In avian species the fertile period has been defined as the interval after sperm deposition during which a female can lay fertile eggs. The length of the fertile period is dependent on sperm storage in the tubules at the utero-vaginal junction where the spermatozoa are released for upward transport towards the infundibulum for ova fertilization . The purpose of this selection experiment was to investigate what genetic progress could be made to extend the duration of fertility in the Brown Tsaiya duck. The selection was carried out using an animal model and the BLUP of breeding values. The selection experiment was continued up to 12 generations using the same methodology of selection already discussed in Cheng et al. . In addition the durations of fertility and hatchability were determined and their correlated responses to selection on F were analyzed. The selection responses were calculated, using the common method of calculating selection responses by taking the differences between the average phenotypic values for the S and C lines across the generations of selection [25, 33]. Sorensen and Kennedy  described an alternative way of estimating response to selection based on the mixed model approach, as the phenotypic trend can be further divided into genetic and environmental trends. We therefore estimated the genetic trends by averaging the multiple-trait BLUP animal model values for each trait in each generation and determined the differences between the S and C lines.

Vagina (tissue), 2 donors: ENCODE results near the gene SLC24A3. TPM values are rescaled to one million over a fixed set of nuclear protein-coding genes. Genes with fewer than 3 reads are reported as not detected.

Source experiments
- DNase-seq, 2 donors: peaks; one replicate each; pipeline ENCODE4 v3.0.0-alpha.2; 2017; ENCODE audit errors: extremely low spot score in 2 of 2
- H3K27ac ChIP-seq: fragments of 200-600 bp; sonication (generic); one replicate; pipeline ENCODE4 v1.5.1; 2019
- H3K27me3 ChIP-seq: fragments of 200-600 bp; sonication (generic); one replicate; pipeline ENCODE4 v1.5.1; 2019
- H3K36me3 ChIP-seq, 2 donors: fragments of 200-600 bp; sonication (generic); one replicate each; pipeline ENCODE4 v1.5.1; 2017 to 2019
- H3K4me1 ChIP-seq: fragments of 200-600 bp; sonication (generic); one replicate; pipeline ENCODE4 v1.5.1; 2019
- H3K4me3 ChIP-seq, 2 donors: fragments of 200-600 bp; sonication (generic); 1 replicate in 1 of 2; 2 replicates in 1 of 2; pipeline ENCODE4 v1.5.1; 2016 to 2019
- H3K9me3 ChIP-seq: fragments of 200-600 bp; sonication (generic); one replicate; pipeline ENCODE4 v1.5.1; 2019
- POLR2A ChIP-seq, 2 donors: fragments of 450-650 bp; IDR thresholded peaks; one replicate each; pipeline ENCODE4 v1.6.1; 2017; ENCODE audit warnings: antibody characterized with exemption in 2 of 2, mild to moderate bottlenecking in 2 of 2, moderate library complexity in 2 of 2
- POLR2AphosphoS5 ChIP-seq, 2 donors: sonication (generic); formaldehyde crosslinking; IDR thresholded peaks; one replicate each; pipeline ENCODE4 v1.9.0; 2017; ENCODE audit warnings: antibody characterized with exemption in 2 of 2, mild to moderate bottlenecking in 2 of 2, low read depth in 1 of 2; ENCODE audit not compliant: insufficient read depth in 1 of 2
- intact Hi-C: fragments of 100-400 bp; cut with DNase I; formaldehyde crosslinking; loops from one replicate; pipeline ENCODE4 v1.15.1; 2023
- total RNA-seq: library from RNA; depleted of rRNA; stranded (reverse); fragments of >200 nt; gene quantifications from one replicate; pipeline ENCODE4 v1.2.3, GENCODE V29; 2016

The measured selection responses and the calculated predicted genetic responses were found to be similar. This indicated the adequacy of the data representation model with no confounding with environmental trends and the accuracy of the genetic parameter estimates in the base population. Given the large variability in selection response, especially of H, we have chosen to discuss the predicted genetic response. The genetic progress in F measured by the predicted genetic response was significant i.e. 4.40 genetic standard deviations in total or 40% of the genetic standard deviation per generation. The correlated genetic progress in Dm and H was also significant, i.e. 4.89 and 3.56 genetic standard deviations in total, or 45% and 32% of the average genetic standard deviation per generation, respectively. The frequency of embryo mortality was not increased by selection. These results are consistent with the estimated genetic parameters, thereby showing a high genetic correlation between F and Dm (0.92), H (0.91) and between Dm and H (0.82). In contrast to results obtained in the chicken hen [34, 35] and according to the genetic parameter estimates, our results showed that selection on F seemed to be more effective in increasing H than direct selection of that trait. Brun et al.  reported heritabilities of 0.25 and 0.23 for F, 0.17 and 0.13 for H, and 0.27 and 0.16 for Dm in pure breeding INRA44 duck line and intergeneric crossbreeding, respectively. Our result can be explained by the fact that the heritability of F is greater than that of H (0.26 versus 0.19) and the genetic correlation between F and H is 0.91.